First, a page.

Wednesday, February 01, 2006

Death by Lack of Insurance II

In response to a question about the last posting "Death by Lack of Insurance", I should mention another contribution of the lack of insurance.

One large gap in accessing needed care encountered by the uninsured and underinsured is the inability to get mental health care. (I should note that under-insurance, i.e. non-coverage of certain categories of health care or health needs, is considerable for mental health services. Even many individuals that have great medical coverage have little or no coverage for mental health services.)

For many individuals, not unlike problems with lack of access to medical care, lack of access to mental health care can result in death. This effect can be direct from increased risk of suicide death, lack of intervention in self-medication with illicit (or legal) drugs, or lack of treatment for high risk behaviors. The effect can also be indirect from behavior problems not addressed by mental health professional contributing to job loss, ill health and increases in risk taking.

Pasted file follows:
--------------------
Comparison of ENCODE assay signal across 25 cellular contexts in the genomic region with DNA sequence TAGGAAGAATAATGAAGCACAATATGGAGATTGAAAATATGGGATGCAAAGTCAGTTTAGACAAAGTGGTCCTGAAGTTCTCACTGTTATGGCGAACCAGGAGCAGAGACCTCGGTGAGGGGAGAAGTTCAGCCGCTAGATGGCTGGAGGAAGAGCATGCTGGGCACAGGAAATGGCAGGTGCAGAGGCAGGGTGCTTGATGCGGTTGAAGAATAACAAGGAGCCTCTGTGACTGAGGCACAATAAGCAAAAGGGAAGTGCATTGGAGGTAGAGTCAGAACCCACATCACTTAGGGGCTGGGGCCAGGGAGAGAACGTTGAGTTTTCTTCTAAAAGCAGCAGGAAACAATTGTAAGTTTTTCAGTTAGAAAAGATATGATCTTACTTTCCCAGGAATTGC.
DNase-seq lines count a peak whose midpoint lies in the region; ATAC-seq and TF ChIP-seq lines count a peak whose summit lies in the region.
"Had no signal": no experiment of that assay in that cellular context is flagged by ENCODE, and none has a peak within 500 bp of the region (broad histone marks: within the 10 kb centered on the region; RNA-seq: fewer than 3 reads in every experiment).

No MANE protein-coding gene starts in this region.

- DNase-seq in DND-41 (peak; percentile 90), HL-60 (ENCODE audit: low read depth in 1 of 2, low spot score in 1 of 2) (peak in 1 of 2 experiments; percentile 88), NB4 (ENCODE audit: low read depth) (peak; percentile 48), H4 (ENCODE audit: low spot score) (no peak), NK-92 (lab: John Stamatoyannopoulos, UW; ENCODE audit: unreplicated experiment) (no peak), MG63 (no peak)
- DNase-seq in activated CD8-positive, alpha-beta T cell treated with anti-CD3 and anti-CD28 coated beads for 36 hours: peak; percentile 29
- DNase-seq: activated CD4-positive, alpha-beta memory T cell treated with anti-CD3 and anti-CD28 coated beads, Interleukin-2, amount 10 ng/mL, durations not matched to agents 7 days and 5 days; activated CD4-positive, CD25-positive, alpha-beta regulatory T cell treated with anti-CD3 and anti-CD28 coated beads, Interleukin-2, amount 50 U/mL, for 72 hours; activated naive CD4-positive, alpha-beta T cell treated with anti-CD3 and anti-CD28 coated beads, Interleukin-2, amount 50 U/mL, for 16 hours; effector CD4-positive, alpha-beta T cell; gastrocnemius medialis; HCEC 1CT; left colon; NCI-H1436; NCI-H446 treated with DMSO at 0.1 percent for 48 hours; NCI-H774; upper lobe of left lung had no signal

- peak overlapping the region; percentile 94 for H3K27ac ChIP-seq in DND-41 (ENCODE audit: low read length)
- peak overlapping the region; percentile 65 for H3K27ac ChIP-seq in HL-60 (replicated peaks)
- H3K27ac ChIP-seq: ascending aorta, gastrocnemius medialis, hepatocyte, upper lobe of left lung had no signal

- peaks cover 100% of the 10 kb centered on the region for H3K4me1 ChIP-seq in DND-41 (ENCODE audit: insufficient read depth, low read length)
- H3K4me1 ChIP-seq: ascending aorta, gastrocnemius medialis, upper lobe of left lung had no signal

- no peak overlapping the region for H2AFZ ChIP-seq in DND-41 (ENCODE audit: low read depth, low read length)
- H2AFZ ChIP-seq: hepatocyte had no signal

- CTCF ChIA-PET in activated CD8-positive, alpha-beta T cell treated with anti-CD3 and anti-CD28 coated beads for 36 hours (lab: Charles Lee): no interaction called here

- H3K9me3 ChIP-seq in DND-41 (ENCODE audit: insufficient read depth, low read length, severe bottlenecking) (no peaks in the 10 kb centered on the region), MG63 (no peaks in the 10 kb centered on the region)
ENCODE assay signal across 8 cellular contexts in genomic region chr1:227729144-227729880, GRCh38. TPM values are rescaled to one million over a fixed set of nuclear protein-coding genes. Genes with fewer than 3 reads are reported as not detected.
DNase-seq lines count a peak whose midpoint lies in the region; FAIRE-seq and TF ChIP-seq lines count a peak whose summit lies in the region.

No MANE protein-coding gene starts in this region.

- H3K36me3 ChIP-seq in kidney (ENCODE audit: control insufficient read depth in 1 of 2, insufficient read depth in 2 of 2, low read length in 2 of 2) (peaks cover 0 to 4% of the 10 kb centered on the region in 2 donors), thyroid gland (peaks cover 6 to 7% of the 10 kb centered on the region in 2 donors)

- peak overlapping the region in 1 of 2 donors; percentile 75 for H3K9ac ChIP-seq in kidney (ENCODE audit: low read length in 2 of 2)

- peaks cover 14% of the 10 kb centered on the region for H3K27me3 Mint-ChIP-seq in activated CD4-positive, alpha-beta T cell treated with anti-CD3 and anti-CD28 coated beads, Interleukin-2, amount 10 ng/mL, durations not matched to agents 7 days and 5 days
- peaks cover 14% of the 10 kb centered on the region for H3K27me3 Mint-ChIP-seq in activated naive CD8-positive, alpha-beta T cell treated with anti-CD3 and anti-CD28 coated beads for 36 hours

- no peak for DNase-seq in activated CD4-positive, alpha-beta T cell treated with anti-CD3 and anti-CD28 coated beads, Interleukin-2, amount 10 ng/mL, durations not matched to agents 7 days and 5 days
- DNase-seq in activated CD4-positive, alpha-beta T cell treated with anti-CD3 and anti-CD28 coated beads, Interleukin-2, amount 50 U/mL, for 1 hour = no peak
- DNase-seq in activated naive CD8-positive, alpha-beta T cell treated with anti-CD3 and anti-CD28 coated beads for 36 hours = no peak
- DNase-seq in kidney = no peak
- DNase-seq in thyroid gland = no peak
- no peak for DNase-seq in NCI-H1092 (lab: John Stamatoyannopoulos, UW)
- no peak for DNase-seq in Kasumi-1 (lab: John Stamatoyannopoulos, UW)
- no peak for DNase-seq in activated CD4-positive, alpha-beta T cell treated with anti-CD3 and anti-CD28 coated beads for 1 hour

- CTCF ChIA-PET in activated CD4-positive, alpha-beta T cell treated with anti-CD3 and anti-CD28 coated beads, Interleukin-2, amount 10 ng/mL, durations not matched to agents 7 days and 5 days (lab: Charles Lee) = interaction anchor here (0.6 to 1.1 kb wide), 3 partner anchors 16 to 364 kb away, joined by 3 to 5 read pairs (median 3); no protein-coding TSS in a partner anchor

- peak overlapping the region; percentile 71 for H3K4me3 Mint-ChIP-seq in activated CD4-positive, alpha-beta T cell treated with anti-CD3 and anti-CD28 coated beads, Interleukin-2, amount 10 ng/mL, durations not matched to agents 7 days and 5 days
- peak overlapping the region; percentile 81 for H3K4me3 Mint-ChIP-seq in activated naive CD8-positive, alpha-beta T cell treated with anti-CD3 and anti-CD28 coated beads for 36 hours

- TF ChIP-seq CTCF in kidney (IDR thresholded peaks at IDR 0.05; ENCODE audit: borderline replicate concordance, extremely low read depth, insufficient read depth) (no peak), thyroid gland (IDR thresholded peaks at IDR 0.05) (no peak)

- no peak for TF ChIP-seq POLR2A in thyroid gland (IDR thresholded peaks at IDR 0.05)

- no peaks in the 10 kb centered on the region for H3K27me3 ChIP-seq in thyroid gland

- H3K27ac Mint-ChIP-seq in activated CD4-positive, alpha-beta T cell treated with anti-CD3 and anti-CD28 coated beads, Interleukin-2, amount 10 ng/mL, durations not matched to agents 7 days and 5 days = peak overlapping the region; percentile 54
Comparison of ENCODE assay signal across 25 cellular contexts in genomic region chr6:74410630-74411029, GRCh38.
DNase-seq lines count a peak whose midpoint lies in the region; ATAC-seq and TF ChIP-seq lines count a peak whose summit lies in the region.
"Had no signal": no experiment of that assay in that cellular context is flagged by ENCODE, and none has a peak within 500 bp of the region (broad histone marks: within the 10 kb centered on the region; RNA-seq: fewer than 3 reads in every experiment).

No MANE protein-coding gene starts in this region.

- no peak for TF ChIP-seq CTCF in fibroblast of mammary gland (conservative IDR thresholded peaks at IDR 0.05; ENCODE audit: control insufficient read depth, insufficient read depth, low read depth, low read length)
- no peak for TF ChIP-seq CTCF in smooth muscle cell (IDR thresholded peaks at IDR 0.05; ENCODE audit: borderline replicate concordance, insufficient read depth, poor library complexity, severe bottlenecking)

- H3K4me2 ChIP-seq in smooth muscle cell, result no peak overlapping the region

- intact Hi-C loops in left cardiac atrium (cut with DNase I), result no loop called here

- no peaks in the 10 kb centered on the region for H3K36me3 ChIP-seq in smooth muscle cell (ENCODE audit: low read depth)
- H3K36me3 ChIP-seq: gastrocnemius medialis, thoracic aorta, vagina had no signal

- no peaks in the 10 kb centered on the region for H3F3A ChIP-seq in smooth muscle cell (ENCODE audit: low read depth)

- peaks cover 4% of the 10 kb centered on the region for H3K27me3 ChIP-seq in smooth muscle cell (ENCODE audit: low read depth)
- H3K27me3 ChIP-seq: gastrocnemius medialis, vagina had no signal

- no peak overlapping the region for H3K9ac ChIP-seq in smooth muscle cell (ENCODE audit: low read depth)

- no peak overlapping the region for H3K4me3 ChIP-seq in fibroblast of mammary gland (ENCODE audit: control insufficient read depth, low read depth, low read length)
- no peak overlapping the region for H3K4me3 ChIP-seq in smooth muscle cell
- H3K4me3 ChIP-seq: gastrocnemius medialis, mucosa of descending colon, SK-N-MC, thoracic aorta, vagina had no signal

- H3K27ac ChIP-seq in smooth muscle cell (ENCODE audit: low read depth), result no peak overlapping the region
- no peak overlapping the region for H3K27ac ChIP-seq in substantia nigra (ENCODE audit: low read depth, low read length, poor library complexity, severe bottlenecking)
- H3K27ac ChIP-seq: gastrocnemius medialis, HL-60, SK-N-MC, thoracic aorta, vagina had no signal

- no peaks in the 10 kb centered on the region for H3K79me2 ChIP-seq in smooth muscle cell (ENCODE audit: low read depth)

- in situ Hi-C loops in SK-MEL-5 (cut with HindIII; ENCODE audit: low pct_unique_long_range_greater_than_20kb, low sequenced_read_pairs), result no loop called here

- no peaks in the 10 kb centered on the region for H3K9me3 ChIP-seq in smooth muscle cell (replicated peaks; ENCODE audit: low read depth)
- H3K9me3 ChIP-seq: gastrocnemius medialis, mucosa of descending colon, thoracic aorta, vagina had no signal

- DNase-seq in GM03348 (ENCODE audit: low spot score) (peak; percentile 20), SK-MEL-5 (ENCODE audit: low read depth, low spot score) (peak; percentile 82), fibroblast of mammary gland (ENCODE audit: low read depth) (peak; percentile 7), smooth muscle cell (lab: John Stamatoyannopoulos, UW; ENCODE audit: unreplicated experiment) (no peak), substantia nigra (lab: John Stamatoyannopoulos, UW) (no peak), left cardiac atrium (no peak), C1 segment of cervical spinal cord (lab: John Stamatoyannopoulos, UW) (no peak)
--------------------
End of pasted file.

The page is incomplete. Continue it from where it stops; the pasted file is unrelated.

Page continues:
Just as lack of medical care contributes to increased risk of death, so too does lack of access to mental health care.

2 comments:

Lisa said...

There are free clinics around the country for mental health.

http://www.meierclinics.com/index.php

There is one in Wheaton, IL.

Also...most churches have sources that they can refer you to and they may even help with the bill.

Shanda said...

Lisa:

Not all states have free mental health clinics, or if they do, they are substandard. Many of the sliding-scale clinics are substandard and just give people a fad diagnosis, drug them up with fad drugs rather than treating what's going on.

I also have yet to find any church that will help with the bills for medical or mental health services. If one is not connected with a church, they often get "sorry, can't help you, you're not one of us". Most churches are too busy collecting for orphans in other countries to bother with the poor right here in the US.

People living in remote rural areas or in small towns that are a long drive from the nearest city of any size have bigger problems getting help.

Sorry about sounding so harsh but I've been there more times than I can count.